By Magen McCrarey / CNHI News Service
With increased landfill rates and recycling center storage at full-capacity, the City of London has a plight with trash. City officials are urging citizens to recycle more as they look towards citywide, curbside recycling within the next two to three years.
“We would like to do it sooner than later, but you have to do what your budget allows you to do,” said Steve Edge, director of the city’s Public Works Department.
A 10-year agreement with the Laurel Ridge Landfill ended this month and a new agreement was negotiated, but the price tag per ton was significantly higher than before. Previously, the city had three landfill locations to choose from, but Laurel Ridge Landfill has since closed one facility and purchased the other, creating no outside competition.
“We have got to keep garbage out of the ground…that’s the only way we are going to make ends meet here in the future,” said Mayor Troy Rudder at last week’s city council meeting.
Rudder and Edge believe that making the substantial investment in recycling will benefit the city in the long run.
“We don’t want to raise the individual rates. We want to keep more of the stuff out of the ground and into re-manufacturing,” Rudder said.
Rudder feels $600,000 will be a conservative estimate in order to get the citywide recycling program off the ground. Monies will go toward purchasing of recycling/garbage trucks, a new storage center and bins for each city household. New trucks for recycling will only require one operator instead of three, and will be able to perform more runs than the current garbage trucks.
“We are going to need more people sorting in the recycling center, so we’re not going to lose any help…just move people around and change jobs,” Edge said.
The London-Laurel Recycling Center currently sends out two tractor-trailer loads of recyclables per week to sell, while up to four, full trailer loads are resting on site at all times.
Plastics primarily brings in more money, but because of the lack of volume, cardboard has become the largest source of revenue for the city. “Black” plastics that are normally useless to the center are projected to be sold next year to a new re-manufacturing plant that will generate oil from the plastic.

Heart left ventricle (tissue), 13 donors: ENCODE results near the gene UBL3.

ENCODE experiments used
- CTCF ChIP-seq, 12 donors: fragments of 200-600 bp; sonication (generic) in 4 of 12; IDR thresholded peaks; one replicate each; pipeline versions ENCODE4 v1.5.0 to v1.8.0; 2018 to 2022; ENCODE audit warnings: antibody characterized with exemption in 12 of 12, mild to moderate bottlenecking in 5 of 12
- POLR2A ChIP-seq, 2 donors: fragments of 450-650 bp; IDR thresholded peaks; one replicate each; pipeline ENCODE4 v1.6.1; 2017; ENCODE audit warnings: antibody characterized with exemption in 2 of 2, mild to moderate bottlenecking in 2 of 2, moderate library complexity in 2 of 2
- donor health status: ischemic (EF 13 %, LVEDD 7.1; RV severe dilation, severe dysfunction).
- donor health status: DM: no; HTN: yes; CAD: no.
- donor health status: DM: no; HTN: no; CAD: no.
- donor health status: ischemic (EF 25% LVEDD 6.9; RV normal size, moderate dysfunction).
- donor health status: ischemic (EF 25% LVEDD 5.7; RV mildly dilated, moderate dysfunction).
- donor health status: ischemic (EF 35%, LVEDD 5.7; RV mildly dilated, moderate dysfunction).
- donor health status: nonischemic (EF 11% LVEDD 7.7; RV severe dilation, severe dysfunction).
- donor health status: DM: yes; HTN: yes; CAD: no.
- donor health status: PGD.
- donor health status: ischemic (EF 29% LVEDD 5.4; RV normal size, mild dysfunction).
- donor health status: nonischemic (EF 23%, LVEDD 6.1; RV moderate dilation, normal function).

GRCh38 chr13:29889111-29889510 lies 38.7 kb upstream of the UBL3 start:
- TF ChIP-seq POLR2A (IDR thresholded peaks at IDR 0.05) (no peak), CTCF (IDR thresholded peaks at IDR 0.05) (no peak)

Recycling not only brings revenue back into the city, but provides funding to the Laurel County School District. Any revenue made from recyclables picked up at the schools is returned to that school to use for classroom expenses. Edge believes teaching the youth to reduce, reuse and recycle is the answer to the city’s future landfill problems.
“The things you learn in grade school are the things you do for the rest of your life,” Edge said.
Recycling trucks pick up recyclables at the schools once a week.
There is currently only one commercial route within the city. The recycling center trucks make about 200 stops at local businesses per-week, and if a second commercial route is added, it should increase the city’s rate of recycling from 15 to 20 percent, according to Edge.
City residents currently pay $10 per monthly for trash pick-up. Two years ago, it was increased from $8. As landfill rates increase, the city knows rates, too, will increase, and that could be an incentive for citizens to recycle more.
“We’re basically giving them the option, and there’s only one good option in my opinion,” Edge said.
The city wants to pay down their debt owed for fire department trucks, before expanding the recycling program. Within the next two to three years, Rudder said, the city will be in good shape to move forward with the recycling program.
In other matters:
• Trick or treat this Halloween, Wednesday, Oct. 31 will begin at 6 p.m. and end at 8 p.m., as determined by the London City Council.
• Rick Cochrane, city director of risk management, presented a FEMA Hazard Mitigation grant, valued at $760,000, to alleviate a severe flooding problem along Whitley Branch, McKee, West 5th, North Mill and South Mill streets. The city applied for the grant two years ago and were just recently approved. Mayor Troy Rudder signed a resolution to pay a $90,000 in-kind contribution to the project.
According to Cochrane, the city’s flooding noticeably began 30 years ago and the city has since spent more than $1.7 million dollars trying to fix it. The FEMA project will replaced the almost 100-year-old storm water sewer system along the streets affected by flooding. The existing pipes are too small and cannot carry the large amounts of water that now builds up due to an abundance of paved roadways.
• The city approved the Transportation Cabinet agreement relating to roundabout construction at the intersection of KY. 1006 and Ky. 363. The cabinet will construct the roundabout with lighting and London will take on the road maintenance following the completion of the project.
• The city will place signage along East 6th Street and through North Hill Street to assist traffic towards local boutiques and shops.
• The Playground Theatre will have their local benefit debut as a 5K run on Saturday, Nov. 3 at 5 p.m. Board of Director David Walters presented the benefit to the board with approval to support the mission of The Playground Theatre, which is to entertain, inform and educate.
By Magen McCrarey / CNHI News Service
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